Dominic Lawson: Affluence, not control, is the answer

Once they claimed we should prevent Africans being born to prevent starvation. Now we're told we should be saved from the consequences of their prospering

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In a way, it is appropriate that the Royal Society has launched an inquiry into world population levels – or "population explosion scrutinised as scientists urge politicians to act", as this newspaper reported yesterday. Both Prince Charles and Prince Philip have long expressed the view that there are far too many people and that Something Must Be Done.

It is also no surprise to see that Prince Charles's long-time adviser and friend, Sir Jonathon Porritt, is prominent on the "People and the Planet" working group set up by the Royal Society. Sir Jonathon, who like Prince Charles has a visceral loathing for the modern agricultural methods which have actually made food cheaper for the world's teeming masses, is also a patron of the Optimum Population Trust, a neo-Malthusian organisation whose only purpose is to reduce the number of people being born. Its website shows a population "clock" which ticks away ominously, as each new child is supposititiously born. So just as the actual parents experience the unique joy of bringing an actual child into the world, the sad folk who log on to the OPT's website can feel a little stab of vicarious disapproval.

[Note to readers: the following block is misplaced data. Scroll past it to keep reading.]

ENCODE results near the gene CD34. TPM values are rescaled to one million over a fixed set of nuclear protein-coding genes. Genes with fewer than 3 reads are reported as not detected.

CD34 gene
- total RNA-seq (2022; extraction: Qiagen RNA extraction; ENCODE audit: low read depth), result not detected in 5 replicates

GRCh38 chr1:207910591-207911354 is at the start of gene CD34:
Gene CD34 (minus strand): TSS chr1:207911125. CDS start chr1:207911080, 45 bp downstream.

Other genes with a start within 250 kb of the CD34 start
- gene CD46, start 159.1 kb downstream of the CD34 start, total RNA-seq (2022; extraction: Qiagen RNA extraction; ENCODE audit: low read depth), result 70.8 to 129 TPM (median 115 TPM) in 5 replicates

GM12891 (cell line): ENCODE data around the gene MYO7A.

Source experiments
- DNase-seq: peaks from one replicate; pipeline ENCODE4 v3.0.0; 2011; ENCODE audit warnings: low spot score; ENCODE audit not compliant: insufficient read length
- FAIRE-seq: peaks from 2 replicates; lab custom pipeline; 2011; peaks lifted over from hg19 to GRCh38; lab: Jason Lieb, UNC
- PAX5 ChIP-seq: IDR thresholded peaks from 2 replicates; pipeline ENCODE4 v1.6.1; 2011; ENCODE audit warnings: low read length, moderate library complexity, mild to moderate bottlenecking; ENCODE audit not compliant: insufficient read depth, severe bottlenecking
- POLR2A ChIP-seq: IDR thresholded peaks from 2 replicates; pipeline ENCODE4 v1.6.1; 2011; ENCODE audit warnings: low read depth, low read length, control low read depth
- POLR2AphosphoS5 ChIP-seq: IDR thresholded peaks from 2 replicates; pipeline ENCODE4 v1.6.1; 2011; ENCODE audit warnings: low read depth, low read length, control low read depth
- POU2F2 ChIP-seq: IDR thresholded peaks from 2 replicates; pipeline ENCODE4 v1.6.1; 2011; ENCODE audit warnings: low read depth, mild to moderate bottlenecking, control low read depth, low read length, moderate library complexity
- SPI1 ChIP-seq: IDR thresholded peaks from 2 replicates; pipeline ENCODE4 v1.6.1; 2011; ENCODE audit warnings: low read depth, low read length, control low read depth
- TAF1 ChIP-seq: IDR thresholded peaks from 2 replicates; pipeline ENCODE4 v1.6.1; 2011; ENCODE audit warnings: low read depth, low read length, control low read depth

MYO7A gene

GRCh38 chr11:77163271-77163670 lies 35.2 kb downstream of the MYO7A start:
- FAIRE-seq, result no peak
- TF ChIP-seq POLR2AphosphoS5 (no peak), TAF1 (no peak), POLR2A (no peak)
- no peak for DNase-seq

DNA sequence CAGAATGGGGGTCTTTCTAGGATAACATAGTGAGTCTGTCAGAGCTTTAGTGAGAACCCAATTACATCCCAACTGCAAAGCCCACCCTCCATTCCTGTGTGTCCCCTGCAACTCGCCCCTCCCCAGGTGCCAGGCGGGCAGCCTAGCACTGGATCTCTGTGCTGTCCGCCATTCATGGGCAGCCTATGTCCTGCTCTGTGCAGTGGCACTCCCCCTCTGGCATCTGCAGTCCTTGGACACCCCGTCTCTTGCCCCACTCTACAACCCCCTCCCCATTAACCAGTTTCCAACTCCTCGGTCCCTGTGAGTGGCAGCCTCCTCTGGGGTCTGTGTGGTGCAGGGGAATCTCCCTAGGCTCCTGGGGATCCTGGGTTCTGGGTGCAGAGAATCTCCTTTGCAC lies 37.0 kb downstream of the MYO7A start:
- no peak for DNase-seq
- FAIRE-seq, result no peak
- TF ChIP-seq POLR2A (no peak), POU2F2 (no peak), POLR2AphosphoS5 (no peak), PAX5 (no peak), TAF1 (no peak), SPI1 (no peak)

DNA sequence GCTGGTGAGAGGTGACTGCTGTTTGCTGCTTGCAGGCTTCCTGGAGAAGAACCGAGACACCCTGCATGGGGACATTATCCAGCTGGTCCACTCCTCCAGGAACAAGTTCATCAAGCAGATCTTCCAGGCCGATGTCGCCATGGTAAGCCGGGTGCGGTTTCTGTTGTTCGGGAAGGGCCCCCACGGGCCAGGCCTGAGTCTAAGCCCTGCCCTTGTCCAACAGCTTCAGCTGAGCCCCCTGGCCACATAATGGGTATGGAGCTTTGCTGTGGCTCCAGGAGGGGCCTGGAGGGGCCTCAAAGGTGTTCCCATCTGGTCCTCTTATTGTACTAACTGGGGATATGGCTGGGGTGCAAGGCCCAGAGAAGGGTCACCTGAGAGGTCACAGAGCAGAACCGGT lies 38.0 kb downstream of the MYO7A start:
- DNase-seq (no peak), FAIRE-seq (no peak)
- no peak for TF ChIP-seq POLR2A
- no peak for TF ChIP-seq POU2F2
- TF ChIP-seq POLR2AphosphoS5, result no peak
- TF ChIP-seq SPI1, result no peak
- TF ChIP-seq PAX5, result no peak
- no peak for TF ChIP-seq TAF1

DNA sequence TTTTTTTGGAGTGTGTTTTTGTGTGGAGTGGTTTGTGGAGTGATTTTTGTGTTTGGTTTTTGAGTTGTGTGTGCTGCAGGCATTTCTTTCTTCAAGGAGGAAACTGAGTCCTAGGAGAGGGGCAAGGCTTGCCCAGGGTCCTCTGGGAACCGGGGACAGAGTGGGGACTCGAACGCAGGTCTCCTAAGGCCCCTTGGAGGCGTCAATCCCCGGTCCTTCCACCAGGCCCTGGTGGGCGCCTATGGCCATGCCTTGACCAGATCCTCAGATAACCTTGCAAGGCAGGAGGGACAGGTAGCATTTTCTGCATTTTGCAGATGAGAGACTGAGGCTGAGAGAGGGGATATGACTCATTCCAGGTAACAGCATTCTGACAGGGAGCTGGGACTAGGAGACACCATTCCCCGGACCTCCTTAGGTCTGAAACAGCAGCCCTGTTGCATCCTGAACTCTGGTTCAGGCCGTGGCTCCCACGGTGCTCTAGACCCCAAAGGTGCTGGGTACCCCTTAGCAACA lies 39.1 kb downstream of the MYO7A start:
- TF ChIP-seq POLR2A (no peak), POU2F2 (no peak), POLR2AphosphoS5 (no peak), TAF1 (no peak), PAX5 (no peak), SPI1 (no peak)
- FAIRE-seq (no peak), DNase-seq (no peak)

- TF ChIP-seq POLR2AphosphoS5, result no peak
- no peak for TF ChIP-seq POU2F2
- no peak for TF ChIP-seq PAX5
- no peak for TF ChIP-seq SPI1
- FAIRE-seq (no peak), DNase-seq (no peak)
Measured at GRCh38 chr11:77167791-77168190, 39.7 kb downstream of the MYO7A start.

The Optimum Population Trust is in fact a rather small organisation, which has been in existence for fewer than 20 years; yet somehow the Royal Society thinks it right that no fewer than three of the OPT's patrons should grace its working group. Apart from Sir Jonathon, there is Sir David Attenborough – who says that there is "no problem that would not be easier to solve with fewer people" – and Partha Dasgupta, a professor of Economics at Cambridge University. Oh, and there are a couple of panellists who can bring a very special international perspective on how to "encourage" people to have fewer children: Zheng Xiaoying of Beijing University's Population Institute and Cai Feng, of the Chinese Academy of Social Science's Institute of Population.